- We give our students many things but the greatest gifts we can give are our love and our heart.
- Give students a piece of our heart by giving them a visual reminder as a gift.
- Put your heart into what you do and share your love with students. There can be a lasting impact.
- Speak life through the words you choose to say. Uplift others with your words of kindness, gratitude, and empathy. Words matter so choose them mindfully and with intention.
What do we have to give students? We give our commitment, dedication, and time. We share our knowledge, experiences, and stories. Among other things, we give inspiration, hope, and our belief in them. But the two greatest gifts we can give are our love and a piece of our heart.
The longer I teach, the more I understand that the relationship I build and grow with them each and every day is the single most important thing that makes the greatest impact. Why? Because it is what lasts a lifetime, and it is my greatest legacy that I leave with them. This is one of my most favorite quotes by Maya Angelou: “I’ve learned that people will forget what you said, people will forget what you did, but people will never forget how you made them feel.”
A Gift on the First Day: A Piece of My Heart
Last year in September 2020 was the first time I gave students a small gift on their first day of school. It was a small wooden cutout of the word “welcome.” I shared with them how this word meant a lot to me and how I want them to feel welcome in my class every single day. I didn’t think much of this after that but on more than one occasion, the mother of a child with special needs in my class made reference to this gift on the first day he met me.
This small token and visual reminder meant something to him. It made him feel welcomed. It was the beginning of a special bond with him because it usually took him a long time to form new relationships. With me, it was from day one. Over the course of the year, when students either lost theirs or it broke, they would come to ask for a new one. This told me it meant something to them.
At the beginning of this school year, we spend a week with students from our previous year. I love this time with them to reconnect and share stories again before they are separated to go to new classes. Before they left, I gave them my speech about how I will forever be their teacher. They can come to me anytime for the rest of my life or theirs. As a parting gift, I gave them a piece of my heart.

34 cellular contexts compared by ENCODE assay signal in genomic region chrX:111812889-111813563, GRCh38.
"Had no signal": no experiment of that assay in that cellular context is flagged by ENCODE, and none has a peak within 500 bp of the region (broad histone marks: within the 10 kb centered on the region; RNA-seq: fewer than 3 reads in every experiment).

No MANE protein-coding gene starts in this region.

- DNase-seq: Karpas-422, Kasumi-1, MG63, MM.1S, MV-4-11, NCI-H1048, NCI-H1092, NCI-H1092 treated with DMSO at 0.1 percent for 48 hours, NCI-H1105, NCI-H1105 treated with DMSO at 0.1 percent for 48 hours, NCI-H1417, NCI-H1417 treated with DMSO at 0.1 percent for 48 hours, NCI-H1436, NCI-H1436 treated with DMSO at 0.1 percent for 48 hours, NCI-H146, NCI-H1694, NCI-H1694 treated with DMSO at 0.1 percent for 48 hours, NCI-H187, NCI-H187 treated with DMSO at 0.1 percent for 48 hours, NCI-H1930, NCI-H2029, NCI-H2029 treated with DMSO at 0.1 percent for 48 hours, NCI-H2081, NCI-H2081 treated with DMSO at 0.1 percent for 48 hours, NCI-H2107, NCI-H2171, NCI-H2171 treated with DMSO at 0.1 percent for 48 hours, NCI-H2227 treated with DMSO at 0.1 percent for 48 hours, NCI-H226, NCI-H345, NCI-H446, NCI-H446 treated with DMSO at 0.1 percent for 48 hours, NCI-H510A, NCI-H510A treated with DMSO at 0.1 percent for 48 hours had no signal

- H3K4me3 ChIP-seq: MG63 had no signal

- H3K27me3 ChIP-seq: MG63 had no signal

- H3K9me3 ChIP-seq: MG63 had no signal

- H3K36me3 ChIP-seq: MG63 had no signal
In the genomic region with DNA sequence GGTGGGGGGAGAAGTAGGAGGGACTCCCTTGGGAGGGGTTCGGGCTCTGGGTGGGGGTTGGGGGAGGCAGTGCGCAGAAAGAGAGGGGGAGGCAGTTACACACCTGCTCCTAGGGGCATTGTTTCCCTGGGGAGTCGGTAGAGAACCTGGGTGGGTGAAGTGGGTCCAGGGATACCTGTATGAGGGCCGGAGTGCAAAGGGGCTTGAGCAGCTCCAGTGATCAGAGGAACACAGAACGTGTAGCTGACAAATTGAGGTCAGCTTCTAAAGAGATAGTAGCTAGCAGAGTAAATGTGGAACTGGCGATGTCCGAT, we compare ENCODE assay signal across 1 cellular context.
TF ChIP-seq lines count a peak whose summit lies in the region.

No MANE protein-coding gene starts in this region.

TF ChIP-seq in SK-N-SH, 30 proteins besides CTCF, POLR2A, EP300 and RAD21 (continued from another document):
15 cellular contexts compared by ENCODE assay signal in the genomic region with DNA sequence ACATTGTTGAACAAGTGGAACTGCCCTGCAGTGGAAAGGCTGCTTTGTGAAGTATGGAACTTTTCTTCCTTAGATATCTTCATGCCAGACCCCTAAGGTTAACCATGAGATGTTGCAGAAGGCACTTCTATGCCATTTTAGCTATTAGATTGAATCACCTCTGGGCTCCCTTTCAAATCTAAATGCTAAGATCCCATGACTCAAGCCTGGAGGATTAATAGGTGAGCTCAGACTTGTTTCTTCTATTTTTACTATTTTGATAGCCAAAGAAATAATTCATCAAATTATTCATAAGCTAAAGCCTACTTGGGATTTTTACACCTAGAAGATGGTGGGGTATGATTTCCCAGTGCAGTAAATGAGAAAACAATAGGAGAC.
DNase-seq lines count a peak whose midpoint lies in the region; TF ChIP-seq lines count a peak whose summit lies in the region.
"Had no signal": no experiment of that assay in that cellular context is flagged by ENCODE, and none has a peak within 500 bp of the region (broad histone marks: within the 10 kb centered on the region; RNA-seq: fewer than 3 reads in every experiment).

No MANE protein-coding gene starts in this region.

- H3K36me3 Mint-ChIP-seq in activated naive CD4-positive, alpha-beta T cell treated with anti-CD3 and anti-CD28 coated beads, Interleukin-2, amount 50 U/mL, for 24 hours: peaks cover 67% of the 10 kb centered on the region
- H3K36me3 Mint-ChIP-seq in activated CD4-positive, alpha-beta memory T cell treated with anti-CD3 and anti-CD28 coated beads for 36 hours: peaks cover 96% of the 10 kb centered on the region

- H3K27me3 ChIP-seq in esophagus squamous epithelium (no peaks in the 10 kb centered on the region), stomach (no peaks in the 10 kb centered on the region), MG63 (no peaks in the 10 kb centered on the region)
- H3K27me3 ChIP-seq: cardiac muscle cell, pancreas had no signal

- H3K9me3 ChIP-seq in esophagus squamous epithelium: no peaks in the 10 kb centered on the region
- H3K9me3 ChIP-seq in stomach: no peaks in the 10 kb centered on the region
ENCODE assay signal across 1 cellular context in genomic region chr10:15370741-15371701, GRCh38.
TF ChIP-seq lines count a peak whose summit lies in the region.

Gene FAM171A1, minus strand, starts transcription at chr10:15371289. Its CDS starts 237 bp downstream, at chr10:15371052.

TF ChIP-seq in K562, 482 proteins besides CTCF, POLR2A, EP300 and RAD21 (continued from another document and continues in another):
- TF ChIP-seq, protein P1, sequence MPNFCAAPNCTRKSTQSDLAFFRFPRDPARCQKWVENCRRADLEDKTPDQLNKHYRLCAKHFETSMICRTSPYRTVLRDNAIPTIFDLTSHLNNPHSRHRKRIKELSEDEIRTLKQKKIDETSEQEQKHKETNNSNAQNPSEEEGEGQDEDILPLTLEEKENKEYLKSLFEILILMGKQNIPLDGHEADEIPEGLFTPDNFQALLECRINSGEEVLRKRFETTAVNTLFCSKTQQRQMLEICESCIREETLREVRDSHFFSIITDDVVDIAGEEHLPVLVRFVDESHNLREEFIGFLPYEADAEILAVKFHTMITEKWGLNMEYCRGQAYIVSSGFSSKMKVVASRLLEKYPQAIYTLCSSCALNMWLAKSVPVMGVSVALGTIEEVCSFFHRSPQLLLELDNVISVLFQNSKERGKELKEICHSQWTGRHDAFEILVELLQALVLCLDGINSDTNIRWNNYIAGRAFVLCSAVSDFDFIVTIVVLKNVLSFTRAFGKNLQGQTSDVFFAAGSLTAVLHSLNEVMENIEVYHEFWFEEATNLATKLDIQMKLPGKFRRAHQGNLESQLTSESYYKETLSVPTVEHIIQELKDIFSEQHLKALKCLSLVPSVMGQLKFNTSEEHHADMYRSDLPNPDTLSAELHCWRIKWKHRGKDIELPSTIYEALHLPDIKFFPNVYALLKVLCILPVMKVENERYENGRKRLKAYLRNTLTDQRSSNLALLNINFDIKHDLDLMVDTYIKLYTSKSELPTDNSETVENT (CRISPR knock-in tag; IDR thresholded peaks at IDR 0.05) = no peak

Over the summer, I lovingly painted hearts on so many rocks and glass beads. I often think about what it is that I have to give. So I always go back to the same things: my love and my heart.In every atomic interaction, it is an opportunity to intentionally uplift others with our kindness, gratitude, and empathy. Make an imprint on their heart. Make an impact in their lives by sharing a piece of your heart. Click To Tweet
Put Your Heart into Everything
I was so humbled and honored to write a chapter in Because of a Teacher written and curated by George Couros. My chapter is called Leading and Learning with HEART. I share the advice I would give to myself as a first-year teacher.
Every interaction is an opportunity to uplift
Today’s best is what you have to give
Give the gift of your heart but keep your boundaries of work and home life clear.
This year, students presented their Life in a Bag. Quite a few students put these heart glass beads in their bag. It was the most heartwarming thing to hear students share why this was so special to them.
Sometimes, we just don’t realize our impact.
Last week, a couple of students that I taught the year before came to my classroom at the end of the day. They asked if they could have another one of these heart glass beads because one of them lost theirs. Wow! I had no idea these still meant something to them! I felt pleasantly surprised, and my heart was tickled with warmth.
Sometimes, we just don’t realize our impact.
I know that it wasn’t just the heart glass bead as a physical item. It was a representation of what we cultivated—a loving and caring relationship. In every atomic interaction, I truly believe that it is an opportunity to intentionally uplift others with our kindness, gratitude, and empathy.
I don’t just offer my heart, I demonstrate my love for students on a daily basis through every atomic interaction. I greet each child with a big smile and say their name every morning. There is a morning message each day on the board to greet them. Every day, I remind them that they are loved. I tell them that I love them. I actually say, “I love you.” Saying this to students has made such an impactful difference in our classroom community. They need to hear it as much as we need to hear it from others. How do you feel when someone says, “I love you?”